It is hard to say there is a real democracy in Egypt, in spite of the existing margin of freedoms in the press and the media in general. Egypt now is experiencing a new kind of democracy that could be labeled “virtual democracy, the features of which are seen on the internet, especially in the form of bloggers and Facebook. There is a community that is fully virtual in human relationships, e-friendships and political practices.
We must ask ourselves: Why do large numbers of Egyptian youths flock to the internet while they are reluctant to take part in political action through political parties and civil society?
I think the reason is that many young people escape from the difficult reality, politically, economically and socially, into a wide cyberspace. They escape to the “bliss of virtual democracy, where freedom of expression is uncensored, uncontrolled and unrestricted.
Now we have an integrated cyber society, but it is a virtual community, devoid of an authoritarian power, fragile parties, or security forces. We have tremendous energy on the internet through the exchange of visions, ideas and tactics. I believe these ideas will mature and develop over time to move into the ground of reality, because it is difficult for these new ideas to remain incarcerated on the internet.
There is a youth movement now in Egypt that cannot be ignored. There are several characteristics that identify this movement.
First, it is a pure movement that has not been contaminated with the diseases of partisan and political action in Egypt. It has one clear goal: changing Egypt for the better.
Second, it does not have a certain ideology, i.e. it is neither leftist, Islamist, Marxist, or even liberal, but rather a hybrid movement representing all political and intellectual spectrums in Egypt, and this is one of the sources of its strength.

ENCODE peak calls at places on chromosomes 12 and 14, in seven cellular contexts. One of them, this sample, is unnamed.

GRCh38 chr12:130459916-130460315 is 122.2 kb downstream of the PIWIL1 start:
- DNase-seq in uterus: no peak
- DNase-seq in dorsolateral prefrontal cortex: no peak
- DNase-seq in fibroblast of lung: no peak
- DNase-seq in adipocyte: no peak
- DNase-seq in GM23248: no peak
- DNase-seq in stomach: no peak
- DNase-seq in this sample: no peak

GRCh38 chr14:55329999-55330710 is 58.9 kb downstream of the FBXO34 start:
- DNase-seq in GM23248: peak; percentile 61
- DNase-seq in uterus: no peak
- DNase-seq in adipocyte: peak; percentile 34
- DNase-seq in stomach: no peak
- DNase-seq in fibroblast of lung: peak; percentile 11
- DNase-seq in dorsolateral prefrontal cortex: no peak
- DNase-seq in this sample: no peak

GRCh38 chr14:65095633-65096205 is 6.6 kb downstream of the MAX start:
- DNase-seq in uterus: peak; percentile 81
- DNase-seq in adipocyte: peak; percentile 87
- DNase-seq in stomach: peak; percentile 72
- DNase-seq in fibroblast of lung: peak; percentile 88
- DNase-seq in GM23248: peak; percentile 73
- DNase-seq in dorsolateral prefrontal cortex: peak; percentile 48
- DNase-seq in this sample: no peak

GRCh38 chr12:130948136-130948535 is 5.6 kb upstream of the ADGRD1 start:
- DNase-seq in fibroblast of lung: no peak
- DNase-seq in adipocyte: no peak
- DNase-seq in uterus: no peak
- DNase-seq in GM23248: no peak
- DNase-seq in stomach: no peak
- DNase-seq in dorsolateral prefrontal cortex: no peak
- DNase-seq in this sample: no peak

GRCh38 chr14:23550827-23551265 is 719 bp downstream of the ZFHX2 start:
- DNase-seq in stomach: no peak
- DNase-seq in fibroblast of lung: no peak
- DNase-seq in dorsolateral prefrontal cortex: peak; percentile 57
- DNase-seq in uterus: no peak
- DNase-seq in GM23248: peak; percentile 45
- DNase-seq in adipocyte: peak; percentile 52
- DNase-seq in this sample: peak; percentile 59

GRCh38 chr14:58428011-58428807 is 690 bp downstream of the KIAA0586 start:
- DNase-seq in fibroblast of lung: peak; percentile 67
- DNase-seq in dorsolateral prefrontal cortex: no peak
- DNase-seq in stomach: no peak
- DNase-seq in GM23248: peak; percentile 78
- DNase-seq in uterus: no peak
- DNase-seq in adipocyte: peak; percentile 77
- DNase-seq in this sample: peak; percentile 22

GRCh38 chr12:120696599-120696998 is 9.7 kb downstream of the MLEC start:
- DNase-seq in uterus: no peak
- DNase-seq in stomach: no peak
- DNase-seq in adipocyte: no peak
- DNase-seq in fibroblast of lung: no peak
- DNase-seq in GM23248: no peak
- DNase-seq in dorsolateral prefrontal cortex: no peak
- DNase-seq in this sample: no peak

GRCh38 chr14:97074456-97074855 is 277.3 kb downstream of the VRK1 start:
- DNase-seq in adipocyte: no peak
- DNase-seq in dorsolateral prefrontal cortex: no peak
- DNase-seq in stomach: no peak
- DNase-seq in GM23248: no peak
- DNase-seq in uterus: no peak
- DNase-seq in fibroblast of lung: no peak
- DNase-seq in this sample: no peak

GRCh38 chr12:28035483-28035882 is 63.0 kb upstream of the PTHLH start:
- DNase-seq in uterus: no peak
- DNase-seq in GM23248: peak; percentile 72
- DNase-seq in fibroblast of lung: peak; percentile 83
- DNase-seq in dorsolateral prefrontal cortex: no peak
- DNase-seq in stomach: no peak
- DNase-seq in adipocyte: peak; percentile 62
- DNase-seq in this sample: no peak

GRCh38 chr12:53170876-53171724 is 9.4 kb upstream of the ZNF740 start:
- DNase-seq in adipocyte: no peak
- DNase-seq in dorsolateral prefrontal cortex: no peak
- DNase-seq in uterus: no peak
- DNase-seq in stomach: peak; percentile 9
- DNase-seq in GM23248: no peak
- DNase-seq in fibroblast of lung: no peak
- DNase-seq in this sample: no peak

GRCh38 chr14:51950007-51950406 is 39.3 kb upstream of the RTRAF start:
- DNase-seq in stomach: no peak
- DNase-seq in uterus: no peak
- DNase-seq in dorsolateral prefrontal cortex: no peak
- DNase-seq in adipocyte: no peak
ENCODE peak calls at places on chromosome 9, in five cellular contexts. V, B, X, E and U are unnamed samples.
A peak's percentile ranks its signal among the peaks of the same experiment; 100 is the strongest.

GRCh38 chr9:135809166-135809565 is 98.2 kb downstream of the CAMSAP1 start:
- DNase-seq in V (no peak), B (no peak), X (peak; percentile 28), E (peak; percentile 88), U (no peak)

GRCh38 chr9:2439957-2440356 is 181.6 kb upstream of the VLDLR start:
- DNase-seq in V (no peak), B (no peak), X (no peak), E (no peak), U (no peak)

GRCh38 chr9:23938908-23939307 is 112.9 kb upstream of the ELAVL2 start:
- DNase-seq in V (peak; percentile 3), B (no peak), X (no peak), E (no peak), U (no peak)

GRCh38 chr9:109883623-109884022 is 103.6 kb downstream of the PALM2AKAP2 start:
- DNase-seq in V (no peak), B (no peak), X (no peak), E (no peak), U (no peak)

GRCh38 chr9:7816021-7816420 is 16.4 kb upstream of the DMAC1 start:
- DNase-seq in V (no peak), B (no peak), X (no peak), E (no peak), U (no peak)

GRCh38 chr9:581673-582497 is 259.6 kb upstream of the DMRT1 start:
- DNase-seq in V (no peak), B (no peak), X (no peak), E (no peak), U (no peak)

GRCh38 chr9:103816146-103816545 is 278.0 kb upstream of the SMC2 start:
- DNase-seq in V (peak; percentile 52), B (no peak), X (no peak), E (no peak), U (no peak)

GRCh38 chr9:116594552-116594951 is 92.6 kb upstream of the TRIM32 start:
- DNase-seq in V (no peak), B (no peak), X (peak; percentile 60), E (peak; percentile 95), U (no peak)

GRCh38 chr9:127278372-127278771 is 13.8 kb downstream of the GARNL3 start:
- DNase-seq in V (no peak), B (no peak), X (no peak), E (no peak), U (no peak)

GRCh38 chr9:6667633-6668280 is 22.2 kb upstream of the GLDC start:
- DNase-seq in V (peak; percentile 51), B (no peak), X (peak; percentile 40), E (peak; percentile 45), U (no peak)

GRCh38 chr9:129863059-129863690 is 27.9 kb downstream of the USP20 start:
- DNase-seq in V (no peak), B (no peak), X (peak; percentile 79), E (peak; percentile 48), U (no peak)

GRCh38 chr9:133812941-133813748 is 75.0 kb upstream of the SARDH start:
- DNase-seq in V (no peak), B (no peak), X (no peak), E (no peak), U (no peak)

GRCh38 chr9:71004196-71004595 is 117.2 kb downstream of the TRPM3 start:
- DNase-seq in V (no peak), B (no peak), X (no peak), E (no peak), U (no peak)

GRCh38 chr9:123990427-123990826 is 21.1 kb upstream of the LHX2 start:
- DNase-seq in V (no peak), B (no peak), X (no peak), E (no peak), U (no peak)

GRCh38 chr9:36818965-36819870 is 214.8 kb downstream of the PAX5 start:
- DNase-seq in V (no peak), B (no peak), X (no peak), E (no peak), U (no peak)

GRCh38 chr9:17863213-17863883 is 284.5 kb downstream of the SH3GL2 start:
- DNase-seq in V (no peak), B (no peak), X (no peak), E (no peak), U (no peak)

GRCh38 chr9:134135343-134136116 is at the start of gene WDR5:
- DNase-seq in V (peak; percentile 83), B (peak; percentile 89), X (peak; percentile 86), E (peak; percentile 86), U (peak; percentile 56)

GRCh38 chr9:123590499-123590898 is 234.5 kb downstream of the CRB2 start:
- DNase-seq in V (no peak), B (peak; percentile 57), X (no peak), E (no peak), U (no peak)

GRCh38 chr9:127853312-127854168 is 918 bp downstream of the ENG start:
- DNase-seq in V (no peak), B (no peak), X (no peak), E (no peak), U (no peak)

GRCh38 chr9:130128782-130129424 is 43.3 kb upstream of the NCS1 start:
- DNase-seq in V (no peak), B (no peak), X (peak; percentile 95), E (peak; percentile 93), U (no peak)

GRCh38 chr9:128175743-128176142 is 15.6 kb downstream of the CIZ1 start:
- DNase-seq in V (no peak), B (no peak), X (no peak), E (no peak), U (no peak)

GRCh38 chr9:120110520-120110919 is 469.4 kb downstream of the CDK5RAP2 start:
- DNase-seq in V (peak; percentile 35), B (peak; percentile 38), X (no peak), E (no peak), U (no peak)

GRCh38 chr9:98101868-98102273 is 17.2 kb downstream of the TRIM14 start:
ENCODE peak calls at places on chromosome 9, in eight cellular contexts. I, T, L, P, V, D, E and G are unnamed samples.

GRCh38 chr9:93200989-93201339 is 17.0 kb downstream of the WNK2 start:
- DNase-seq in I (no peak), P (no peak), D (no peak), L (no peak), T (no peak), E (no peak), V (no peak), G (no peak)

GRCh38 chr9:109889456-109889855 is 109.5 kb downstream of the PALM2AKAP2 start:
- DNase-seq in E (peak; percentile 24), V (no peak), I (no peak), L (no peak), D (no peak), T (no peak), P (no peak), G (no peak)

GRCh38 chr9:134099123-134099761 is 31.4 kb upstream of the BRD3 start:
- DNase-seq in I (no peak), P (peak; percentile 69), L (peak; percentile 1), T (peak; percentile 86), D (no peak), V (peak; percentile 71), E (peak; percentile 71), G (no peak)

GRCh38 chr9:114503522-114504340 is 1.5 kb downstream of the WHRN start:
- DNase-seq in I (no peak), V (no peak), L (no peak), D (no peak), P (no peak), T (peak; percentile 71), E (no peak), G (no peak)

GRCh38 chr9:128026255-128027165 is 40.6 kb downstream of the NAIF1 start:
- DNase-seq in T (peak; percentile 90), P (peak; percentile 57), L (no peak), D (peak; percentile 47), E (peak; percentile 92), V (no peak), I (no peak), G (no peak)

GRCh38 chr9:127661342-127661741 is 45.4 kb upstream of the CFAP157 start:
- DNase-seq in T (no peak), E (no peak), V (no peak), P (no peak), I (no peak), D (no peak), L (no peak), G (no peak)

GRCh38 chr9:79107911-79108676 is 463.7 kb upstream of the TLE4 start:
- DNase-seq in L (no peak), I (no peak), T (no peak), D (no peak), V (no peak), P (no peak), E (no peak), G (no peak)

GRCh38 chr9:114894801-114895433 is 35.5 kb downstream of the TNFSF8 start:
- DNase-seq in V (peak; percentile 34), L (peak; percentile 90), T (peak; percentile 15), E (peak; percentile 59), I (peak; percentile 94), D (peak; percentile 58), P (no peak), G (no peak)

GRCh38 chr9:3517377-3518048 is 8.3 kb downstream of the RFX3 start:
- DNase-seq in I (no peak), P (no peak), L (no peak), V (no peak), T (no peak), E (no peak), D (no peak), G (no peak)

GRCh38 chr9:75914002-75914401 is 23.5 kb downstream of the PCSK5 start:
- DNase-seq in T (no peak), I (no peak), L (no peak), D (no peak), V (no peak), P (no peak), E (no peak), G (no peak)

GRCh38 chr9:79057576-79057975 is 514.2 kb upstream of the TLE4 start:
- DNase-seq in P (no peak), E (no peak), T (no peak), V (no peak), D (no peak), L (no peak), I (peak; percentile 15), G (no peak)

Third, it is a smart movement that is building its own self and has a remarkable capacity to use all the technological tools to overcome any obstacles that may face it.
Fourth, it is a constantly renewable movement that does not depend on certain people. It gains new supporters every day. Finally, it has openness to the world as well as all views, ideas and techniques.
Some may underestimate this movement, but men like those involved changed the political system in France in 1968, when a student movement made an unexpected uprising. Paradoxically, it also began in May. This also was the case with the Egyptian student movement in 1972, when it practiced direct pressure on late President Anwar Sadat, as well as the Tiananmen Square protests of 1989 in China.
What this movement needs now is to search for an institutional framework that regulates and organizes it. Therefore, those young people should form an intellectual forum to exchange visions and ideas and share objectives and moves.
NGOs should also absorb this mass of energy and utilize it in the service of the society and the people, so that this virtual world of democracy may land on the ground of reality.
Khalil Al-Anani is an expert on Political Islam and is a Patkin Visiting Fellow at the Saban Center at Brookings Institution. E-mail: [email protected].